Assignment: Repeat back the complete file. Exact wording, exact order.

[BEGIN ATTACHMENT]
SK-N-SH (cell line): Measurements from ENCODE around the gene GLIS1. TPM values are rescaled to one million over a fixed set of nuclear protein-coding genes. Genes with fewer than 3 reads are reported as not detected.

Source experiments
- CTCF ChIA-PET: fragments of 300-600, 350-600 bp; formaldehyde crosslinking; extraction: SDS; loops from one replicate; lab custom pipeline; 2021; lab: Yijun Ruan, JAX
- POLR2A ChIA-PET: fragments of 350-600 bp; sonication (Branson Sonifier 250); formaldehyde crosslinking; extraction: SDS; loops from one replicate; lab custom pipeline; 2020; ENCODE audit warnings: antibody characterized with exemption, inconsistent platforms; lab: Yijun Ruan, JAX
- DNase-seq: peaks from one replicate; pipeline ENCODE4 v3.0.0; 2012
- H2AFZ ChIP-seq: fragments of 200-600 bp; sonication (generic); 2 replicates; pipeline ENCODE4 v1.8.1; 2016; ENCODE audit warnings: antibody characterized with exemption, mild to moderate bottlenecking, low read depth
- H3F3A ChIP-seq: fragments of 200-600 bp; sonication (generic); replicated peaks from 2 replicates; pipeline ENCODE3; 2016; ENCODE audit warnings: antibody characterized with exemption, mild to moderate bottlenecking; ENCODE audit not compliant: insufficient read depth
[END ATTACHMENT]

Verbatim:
SK-N-SH (cell line): Measurements from ENCODE around the gene GLIS1. TPM values are rescaled to one million over a fixed set of nuclear protein-coding genes. Genes with fewer than 3 reads are reported as not detected.

Source experiments
- CTCF ChIA-PET: fragments of 300-600, 350-600 bp; formaldehyde crosslinking; extraction: SDS; loops from one replicate; lab custom pipeline; 2021; lab: Yijun Ruan, JAX
- POLR2A ChIA-PET: fragments of 350-600 bp; sonication (Branson Sonifier 250); formaldehyde crosslinking; extraction: SDS; loops from one replicate; lab custom pipeline; 2020; ENCODE audit warnings: antibody characterized with exemption, inconsistent platforms; lab: Yijun Ruan, JAX
- DNase-seq: peaks from one replicate; pipeline ENCODE4 v3.0.0; 2012
- H2AFZ ChIP-seq: fragments of 200-600 bp; sonication (generic); 2 replicates; pipeline ENCODE4 v1.8.1; 2016; ENCODE audit warnings: antibody characterized with exemption, mild to moderate bottlenecking, low read depth
- H3F3A ChIP-seq: fragments of 200-600 bp; sonication (generic); replicated peaks from 2 replicates; pipeline ENCODE3; 2016; ENCODE audit warnings: antibody characterized with exemption, mild to moderate bottlenecking; ENCODE audit not compliant: insufficient read depth